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ŠUMARSKI LIST 5-6/2020 str. 53     <-- 53 -->        PDF

growing space between the trees, the height of the trees may increase (Kerr 2003; Pinkard and Neilsen 2003; Alcorn et al. 2007; Kuehne et al. 2013) or remain unchanged (Mehari and Habte 2006; Andrzejczyk et al. 2015). As height growth plays an important role in light competition, trees tend to allocate photosynthetic production to height growth before that of diameter (Lanner 1985; Smith et al. 1997). In the present study, the tree height was greater in the two higher initial planting densities (3333 and 2500 stem ha-1), which exhibited a closed canopy (Table 3). With the higher planting density, the intraspecific competition for light may have led to increases in height growth. Furthermore, the closed canopy formed in these higher initial planting densities along with the consequent lower weed competition could have increased the height growth. According to the three-year results of this study, it was found that the weed control had increased the diameter and height growth during the period when the canopy had not yet closed (Çicek et al. 2010). Moreover, the height and diameter growth was similarly increased with weed control in common ash plantation sites (Culleton and Bulfin 1992). Kuehne et al. (2013) emphasized that tree height tended to increase with increased planting density in a 24-year-old common ash plantation which had undergone regular weed control. Because these ash species (Fraxinus excelsior and Fraxinus angustifolia) are very sensitive to weed competition, this may have been the cause of the differing results (Evans 1997; Kerr 2003; Boshier et al. 2005; Çicek et al. 2010).  Çiçek et al. (2007) stated that the weed height was found to be 1.5‒2.0 m and consequently, there was excessive weed competition in these sites. In this study, although the density and height of the weedy vegetation under the canopy could not be measured, it may be said that the density of weeds in the plots with lower planting densities (1111 and 1667 stem ha-1) was greater than in the plots with higher planting densities (Figure 1). Kerr (2003) attributed the decrease of the mean diameter with increased spacing to weed competition. 
The stem volume and aboveground biomass of individual trees were similar in all initial planting densities, as was the mean diameter (Table 3). On the contrary, it has been reported that with increased initial planting density, the stem volume of individual trees increased due to their diameter increase (Huang et al. 1999; Kerr 2003; Pinkard and Neilsen 2003). 
In initial planting density with a high number of trees, the stand levels of aboveground biomass were higher. The stocking in the widest initial planting density plot was three times that in the narrowest initial planting density plot. However, the difference in the stem volume was 3.5 times greater and the stand level of the aboveground biomass was four times greater (Table 3). Similarly, in several studies, higher aboveground biomass levels were determined in the stands with higher initial planting densities (Neilsen and Gerrand 1999; Pinkard and Neilsen 2003; Guner et al. 2010).
Tree shape – Oblik stabla
The H/D ratio is seen as an important indicator of the stem shape, especially for the bottom billet (Muhairwe 1999). An H/D ratio of 1.30 m cm-1 is critical for the stability of individual young broadleaved trees (Mosandl et al. 1991; Kuehne et al. 2013). A number of trees at the initial planting density of 3333 stem ha-1 exceeded this ratio, while trees in the other initial planting densities were below the ratio. However, as the age of the stand increases, a decrease in the H/D ratio is expected, and older trees at the planting density of 3333 stem ha-1 may fall below this H/D ratio. These results showed that the trees at planting densities of 3333 and 2500 stem ha-1 had acceptable tree stability and cylindrical stems.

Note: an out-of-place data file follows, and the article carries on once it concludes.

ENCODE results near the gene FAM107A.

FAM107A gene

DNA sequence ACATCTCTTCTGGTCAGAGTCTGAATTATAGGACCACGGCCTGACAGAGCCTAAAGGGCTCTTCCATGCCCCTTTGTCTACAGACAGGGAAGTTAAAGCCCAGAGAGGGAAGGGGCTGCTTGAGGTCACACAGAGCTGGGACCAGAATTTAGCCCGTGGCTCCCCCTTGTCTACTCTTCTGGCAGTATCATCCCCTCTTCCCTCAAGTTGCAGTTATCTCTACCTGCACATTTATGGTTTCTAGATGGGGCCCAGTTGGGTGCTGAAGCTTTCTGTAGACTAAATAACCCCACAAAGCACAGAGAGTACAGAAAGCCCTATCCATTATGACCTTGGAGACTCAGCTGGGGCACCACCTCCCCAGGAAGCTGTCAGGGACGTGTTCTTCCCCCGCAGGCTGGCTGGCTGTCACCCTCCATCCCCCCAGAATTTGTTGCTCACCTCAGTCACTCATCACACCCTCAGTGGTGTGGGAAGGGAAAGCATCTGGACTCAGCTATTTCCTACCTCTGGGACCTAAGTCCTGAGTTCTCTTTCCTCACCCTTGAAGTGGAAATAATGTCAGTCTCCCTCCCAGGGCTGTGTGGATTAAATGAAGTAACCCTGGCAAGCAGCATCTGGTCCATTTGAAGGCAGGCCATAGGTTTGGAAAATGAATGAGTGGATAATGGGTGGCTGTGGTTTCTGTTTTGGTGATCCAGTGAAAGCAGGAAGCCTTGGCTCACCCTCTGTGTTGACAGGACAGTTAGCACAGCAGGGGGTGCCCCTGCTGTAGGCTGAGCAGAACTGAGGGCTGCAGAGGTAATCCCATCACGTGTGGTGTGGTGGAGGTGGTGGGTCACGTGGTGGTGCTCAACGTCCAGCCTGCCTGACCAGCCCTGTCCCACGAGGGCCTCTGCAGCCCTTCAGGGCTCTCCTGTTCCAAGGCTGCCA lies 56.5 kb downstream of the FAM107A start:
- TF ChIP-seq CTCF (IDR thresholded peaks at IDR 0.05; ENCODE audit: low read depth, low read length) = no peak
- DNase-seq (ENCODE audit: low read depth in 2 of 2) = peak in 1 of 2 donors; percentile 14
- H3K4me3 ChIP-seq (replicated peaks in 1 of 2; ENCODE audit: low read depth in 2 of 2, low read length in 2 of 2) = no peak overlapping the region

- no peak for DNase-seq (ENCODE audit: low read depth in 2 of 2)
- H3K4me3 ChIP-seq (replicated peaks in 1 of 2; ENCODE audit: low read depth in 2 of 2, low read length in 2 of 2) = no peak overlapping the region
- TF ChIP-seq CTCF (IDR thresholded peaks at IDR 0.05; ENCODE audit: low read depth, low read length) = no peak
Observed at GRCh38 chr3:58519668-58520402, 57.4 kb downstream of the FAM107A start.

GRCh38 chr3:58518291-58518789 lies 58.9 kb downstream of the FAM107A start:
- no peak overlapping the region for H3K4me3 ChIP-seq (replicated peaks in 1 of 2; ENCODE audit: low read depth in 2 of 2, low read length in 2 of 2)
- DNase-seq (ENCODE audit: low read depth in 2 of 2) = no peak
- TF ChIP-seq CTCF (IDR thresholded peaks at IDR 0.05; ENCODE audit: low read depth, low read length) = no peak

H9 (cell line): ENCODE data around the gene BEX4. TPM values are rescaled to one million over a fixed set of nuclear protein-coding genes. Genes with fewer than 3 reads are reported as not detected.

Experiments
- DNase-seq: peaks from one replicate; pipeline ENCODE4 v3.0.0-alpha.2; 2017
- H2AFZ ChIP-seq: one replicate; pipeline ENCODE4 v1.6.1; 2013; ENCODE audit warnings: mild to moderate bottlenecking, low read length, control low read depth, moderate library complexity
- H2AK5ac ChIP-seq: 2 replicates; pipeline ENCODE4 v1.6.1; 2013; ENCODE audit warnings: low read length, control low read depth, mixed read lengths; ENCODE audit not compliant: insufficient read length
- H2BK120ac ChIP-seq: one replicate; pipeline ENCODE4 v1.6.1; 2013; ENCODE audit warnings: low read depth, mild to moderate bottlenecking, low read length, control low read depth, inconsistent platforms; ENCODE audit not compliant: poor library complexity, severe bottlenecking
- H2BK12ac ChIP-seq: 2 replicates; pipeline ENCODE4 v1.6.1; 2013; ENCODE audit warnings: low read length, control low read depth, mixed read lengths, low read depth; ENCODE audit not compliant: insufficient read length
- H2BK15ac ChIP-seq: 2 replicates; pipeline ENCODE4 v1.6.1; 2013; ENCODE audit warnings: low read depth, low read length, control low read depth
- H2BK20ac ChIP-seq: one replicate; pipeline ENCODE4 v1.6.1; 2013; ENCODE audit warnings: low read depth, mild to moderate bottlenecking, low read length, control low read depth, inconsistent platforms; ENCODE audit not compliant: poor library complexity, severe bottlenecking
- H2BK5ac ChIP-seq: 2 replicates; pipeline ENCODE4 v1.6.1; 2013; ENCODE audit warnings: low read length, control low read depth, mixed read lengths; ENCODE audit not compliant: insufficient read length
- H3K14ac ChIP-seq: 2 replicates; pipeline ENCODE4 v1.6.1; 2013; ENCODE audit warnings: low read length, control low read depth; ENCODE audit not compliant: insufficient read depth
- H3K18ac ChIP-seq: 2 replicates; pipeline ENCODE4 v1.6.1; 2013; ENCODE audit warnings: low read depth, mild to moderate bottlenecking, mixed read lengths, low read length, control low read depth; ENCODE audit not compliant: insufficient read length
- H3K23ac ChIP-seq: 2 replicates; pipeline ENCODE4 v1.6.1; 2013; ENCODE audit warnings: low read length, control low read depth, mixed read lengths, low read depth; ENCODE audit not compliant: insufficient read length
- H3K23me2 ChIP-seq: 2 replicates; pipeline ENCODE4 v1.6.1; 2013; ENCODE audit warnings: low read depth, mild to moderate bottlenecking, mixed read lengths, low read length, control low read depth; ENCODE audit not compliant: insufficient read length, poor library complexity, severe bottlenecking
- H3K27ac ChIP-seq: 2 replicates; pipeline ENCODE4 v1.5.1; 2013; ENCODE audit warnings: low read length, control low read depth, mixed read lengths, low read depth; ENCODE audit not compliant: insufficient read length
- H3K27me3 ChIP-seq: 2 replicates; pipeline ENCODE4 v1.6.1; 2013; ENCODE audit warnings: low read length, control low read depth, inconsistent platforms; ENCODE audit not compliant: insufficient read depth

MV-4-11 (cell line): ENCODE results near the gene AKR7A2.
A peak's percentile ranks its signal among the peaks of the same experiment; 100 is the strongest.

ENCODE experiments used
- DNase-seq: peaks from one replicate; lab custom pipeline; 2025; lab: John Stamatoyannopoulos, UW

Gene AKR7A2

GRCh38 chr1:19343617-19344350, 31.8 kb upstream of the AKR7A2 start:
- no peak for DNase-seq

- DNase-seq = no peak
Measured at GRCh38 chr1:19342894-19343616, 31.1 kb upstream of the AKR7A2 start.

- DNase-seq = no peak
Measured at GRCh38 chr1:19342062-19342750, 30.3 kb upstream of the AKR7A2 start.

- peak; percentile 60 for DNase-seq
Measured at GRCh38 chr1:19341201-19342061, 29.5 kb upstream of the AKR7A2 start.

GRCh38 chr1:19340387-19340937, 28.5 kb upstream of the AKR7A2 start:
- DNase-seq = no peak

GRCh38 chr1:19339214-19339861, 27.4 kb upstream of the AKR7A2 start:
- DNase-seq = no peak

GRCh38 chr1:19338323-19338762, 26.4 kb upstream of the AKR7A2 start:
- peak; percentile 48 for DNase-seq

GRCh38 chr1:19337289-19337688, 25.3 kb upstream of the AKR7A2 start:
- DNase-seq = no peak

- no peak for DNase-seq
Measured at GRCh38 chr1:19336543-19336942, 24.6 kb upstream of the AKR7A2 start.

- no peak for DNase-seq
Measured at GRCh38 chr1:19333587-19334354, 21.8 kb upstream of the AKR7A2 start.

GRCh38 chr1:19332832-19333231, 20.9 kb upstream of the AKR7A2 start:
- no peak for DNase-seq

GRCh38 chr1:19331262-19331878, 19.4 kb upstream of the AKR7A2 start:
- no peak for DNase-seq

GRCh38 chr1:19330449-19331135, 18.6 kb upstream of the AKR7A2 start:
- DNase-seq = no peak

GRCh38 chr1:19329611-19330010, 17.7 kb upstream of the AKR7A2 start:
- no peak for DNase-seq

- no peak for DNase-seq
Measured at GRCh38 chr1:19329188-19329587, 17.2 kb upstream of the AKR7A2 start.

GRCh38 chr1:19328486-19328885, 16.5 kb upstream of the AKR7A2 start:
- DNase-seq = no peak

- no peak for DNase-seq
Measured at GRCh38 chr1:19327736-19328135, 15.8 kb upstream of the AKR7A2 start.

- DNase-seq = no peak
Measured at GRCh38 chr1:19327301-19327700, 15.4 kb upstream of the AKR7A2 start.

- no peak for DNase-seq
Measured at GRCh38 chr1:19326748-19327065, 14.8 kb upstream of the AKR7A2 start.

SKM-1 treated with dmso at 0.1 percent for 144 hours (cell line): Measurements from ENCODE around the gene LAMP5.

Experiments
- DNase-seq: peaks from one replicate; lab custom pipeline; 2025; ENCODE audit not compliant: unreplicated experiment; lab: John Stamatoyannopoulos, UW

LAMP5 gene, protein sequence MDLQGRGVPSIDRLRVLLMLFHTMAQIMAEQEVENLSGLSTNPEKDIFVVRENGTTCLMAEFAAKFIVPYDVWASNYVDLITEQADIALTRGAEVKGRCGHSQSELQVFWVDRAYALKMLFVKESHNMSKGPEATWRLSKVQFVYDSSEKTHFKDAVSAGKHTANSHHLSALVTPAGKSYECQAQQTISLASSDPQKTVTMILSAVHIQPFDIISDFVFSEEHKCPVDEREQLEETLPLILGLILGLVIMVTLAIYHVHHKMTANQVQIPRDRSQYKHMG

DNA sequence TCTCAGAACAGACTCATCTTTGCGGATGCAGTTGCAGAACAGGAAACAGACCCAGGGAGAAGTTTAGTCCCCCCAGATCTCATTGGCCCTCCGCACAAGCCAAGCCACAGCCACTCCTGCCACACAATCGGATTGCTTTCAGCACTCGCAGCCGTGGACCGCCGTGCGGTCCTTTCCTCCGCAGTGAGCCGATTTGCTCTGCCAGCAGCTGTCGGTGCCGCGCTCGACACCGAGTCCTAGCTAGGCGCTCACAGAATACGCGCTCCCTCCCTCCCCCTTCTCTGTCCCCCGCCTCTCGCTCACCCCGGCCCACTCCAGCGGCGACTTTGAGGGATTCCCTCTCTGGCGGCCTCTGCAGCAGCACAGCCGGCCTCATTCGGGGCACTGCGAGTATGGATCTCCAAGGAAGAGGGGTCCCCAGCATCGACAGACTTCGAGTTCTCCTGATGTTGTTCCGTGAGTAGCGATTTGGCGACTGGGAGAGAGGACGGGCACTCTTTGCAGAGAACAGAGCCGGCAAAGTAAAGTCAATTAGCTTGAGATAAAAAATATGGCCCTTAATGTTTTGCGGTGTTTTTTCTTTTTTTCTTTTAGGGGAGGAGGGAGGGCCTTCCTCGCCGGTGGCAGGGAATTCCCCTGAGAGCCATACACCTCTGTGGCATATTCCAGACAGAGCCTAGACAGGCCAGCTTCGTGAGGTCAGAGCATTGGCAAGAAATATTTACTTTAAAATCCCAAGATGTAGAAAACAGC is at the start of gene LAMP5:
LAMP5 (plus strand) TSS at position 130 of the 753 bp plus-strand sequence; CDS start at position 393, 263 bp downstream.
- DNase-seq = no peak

The live crown ratio tended to decrease with narrower initial planting density. A similar result was also reported in an initial spacing trial of common ash (Kuehne et al. 2013). The live crown ratio in all spacing treatments was over 57%. This value was higher than the value recommended for the quality of future common ash stands, which is at least one third (Kerr 1995) or half (Kuehne et al. 2013) of the live crown height of the clear bole. Although the live crown ratio was high in the trees in the lower planting density plots, their branches could be thin, exhibit weak survival rates and provide little contribution to their crowns.
The q3.30 of trees in the initial planting density of 3333 stem ha-1 was higher than in the others, but the q5.50 and the d5.5/d3.30 ratios of the trees did not change according to initial planting density. This might indicate that the commercially important 3.30 m stem parts of the trees in the initial planting density of 3333 were more cylindrical than in the other planting densities. This supports the conclusion that tree growth in dense stands forms a more cylindrical body (Muhairwe 1994). Some studies on conifer trees have suggested that the diameter increases because after thinning or wide spacing treatments, the lower part of the stem grows relatively faster than the upper part (Muhairwe 1994; Peltola et al. 2002; Mäkinen and Isomäki 2004a; Mäkinen and Isomäki 2004b). However, the stem form may change in the following years depending on age and increasing competition.
The branch-stem dry biomass ratio, as one of the indicators of tree form, was not affected by the initial planting density. A similar result was also reported in a five years old common ash planting density experiment (Kerr 2003). This can be explained by the fact that branch mortality did not start more effectively because the closure was not fully formed.